also schlimazel, "born loser," 1948, from Yiddish shlim mazel "rotten luck," from Middle High German slim "crooked" + Hebrew mazzal "luck." British slang shemozzle "an unhappy plight" (1889) is probably from the same source.
A shlemiel is the fellow who climbs to the top of a ladder with a bucket of paint and then drops it. A shimazl is the fellow on whose head the bucket falls. [Rep. Stephen J. Solarz (D.-N.Y.), 1986]
1610s, "skilled in a particular art or subject," formed in English from technic + -al (1), or in part from Greek tekhnikos "of art; systematic," in reference to persons "skillful, artistic," from tekhnē "art, skill, craft" (see techno-).
The sense narrowed to "having to do with the mechanical arts" (1727). Basketball technical foul (one which does not involve contact between opponents) is recorded from 1934. Boxing technical knock-out (one in which the loser is not knocked out) is recorded from 1921; abbreviation TKO is from 1940s. Technical difficulty is from 1805.
"having sufficient power or means," early 14c., from Old French (h)able "capable; fitting, suitable; agile, nimble" (14c.), from Latin habilem, habilis "easily handled, apt," verbal adjective from habere "to hold" (from PIE root *ghabh- "to give or receive").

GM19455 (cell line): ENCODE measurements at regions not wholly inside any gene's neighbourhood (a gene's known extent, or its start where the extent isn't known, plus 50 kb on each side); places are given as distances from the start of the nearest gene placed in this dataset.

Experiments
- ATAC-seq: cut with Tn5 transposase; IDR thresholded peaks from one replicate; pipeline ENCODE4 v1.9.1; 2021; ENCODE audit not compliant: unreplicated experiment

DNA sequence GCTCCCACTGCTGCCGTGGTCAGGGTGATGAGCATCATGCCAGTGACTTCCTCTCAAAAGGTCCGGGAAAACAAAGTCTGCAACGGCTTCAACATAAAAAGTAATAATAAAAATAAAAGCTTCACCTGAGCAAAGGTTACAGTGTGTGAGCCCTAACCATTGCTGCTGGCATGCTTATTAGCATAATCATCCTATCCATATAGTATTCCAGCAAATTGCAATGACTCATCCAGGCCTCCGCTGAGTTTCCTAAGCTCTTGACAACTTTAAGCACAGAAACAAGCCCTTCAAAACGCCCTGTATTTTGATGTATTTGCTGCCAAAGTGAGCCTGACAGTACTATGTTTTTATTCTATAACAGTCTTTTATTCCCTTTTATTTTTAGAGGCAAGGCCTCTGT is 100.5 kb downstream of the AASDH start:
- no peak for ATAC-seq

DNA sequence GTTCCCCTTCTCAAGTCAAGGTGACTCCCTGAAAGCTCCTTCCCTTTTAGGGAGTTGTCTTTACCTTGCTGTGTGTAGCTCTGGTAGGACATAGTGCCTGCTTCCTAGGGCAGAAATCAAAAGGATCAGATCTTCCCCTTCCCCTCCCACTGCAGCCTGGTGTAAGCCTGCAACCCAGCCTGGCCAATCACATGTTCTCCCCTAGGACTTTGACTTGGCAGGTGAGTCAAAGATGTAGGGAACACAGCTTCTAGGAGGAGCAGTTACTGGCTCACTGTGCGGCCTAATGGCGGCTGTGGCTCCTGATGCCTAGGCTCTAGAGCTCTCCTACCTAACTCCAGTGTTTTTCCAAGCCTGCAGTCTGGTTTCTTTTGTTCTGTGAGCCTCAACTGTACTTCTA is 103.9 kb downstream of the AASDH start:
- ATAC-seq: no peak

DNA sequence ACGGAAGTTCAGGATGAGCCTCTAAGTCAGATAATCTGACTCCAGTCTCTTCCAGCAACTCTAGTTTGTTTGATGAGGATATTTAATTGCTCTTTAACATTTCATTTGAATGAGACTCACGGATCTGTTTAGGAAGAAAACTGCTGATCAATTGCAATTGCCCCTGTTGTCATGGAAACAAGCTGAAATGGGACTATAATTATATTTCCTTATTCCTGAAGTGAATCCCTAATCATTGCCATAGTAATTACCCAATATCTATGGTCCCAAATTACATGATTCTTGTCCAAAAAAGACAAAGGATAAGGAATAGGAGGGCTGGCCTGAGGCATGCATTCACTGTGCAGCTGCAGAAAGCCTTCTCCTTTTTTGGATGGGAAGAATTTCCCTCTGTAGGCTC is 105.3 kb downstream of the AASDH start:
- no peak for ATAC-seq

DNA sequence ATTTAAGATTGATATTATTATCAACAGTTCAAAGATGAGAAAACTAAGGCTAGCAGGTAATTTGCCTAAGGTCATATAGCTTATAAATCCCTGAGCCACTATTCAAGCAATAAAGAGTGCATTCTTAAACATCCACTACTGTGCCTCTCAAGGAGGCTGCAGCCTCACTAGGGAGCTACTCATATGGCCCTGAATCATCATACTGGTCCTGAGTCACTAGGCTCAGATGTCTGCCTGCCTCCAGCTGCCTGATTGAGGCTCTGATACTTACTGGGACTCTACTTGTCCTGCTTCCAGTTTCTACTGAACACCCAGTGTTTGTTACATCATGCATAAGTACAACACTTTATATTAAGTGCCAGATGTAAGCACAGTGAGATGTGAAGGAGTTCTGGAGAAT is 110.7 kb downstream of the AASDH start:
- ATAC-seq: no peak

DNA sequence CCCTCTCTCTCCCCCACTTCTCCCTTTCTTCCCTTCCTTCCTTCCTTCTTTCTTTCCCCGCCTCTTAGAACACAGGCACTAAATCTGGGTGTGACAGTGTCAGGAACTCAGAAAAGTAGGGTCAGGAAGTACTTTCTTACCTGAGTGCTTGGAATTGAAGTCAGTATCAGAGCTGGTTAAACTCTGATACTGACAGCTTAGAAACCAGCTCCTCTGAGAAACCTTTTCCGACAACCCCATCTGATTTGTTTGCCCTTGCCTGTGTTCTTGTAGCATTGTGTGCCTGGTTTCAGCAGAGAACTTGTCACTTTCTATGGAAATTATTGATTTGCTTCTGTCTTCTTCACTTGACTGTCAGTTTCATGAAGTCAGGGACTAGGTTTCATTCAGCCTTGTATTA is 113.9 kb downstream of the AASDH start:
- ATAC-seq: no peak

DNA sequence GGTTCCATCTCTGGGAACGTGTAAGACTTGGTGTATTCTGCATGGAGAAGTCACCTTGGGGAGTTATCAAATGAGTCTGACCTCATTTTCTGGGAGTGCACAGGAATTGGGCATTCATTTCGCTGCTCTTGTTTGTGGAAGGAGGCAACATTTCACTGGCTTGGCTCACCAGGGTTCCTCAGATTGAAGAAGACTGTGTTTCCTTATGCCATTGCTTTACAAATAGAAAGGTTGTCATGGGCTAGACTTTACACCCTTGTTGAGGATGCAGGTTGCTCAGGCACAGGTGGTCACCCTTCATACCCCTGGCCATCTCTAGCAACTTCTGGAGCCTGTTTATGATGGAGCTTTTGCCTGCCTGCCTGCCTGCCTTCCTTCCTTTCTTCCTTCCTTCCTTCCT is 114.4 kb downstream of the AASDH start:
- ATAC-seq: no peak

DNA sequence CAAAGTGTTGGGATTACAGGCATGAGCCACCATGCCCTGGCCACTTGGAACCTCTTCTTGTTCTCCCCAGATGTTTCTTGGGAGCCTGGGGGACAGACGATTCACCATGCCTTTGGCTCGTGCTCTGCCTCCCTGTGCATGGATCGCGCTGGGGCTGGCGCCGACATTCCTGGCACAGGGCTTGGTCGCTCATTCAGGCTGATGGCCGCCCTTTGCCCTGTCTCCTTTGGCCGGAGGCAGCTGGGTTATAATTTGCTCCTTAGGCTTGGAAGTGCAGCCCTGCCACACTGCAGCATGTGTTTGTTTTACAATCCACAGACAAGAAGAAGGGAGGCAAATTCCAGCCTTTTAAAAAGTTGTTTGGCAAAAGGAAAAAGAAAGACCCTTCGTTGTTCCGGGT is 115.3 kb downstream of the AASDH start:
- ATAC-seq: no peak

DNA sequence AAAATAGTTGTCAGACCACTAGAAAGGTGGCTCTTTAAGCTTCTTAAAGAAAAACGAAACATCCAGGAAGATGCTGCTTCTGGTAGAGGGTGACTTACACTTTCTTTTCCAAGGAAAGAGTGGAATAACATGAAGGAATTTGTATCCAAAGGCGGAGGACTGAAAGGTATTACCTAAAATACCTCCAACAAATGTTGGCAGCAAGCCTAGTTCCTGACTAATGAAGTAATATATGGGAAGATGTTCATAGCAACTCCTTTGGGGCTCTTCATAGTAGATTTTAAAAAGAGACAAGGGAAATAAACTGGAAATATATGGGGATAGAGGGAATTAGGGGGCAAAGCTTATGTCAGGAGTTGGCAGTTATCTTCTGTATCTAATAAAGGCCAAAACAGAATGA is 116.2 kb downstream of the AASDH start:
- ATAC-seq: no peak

"Easy to be held," hence "fit for a purpose." The silent h- was dropped in English and resisted academic attempts to restore it 16c.-17c. (see H), but some derivatives (such as habiliment, habilitate) acquired it via French. Able seaman, one able to do any sort of work required on a ship, may be the origin of this:
Able-whackets - A popular sea-game with cards, in which the loser is beaten over the palms of the hands with a handkerchief tightly twisted like a rope. Very popular with horny-fisted sailors. [Smyth, "Sailor's Word-Book," 1867]
"stupid person," 1590s, from Spanish bobo "stupid person," also used of various ungainly seabirds, probably from Latin balbus "stammering," from an imitative root (see barbarian).
Specific sense "dunce in a school class" is by 1825. Booby prize "object of little value given to the loser of a game," is by 1884:
At the end of every session the dominie had the satirical custom of presenting his tawse [a corporal punishment implement used for educational discipline] as a "booby-prize" to some idle or stupid lout whom he picked out as meriting this distinction so that next time they met he might start fresh and fair with new pair for a new set of classes. [Ascott R. Hope, "Dumps," Young England magazine, Sept. 1884]
Booby trap is by 1850, originally a schoolboy prank; the more lethal sense developed during World War I. Booby-hatch "wooden framework used to cover the after-hatch on merchant vessels" is from 1840; as "insane asylum" by 1936.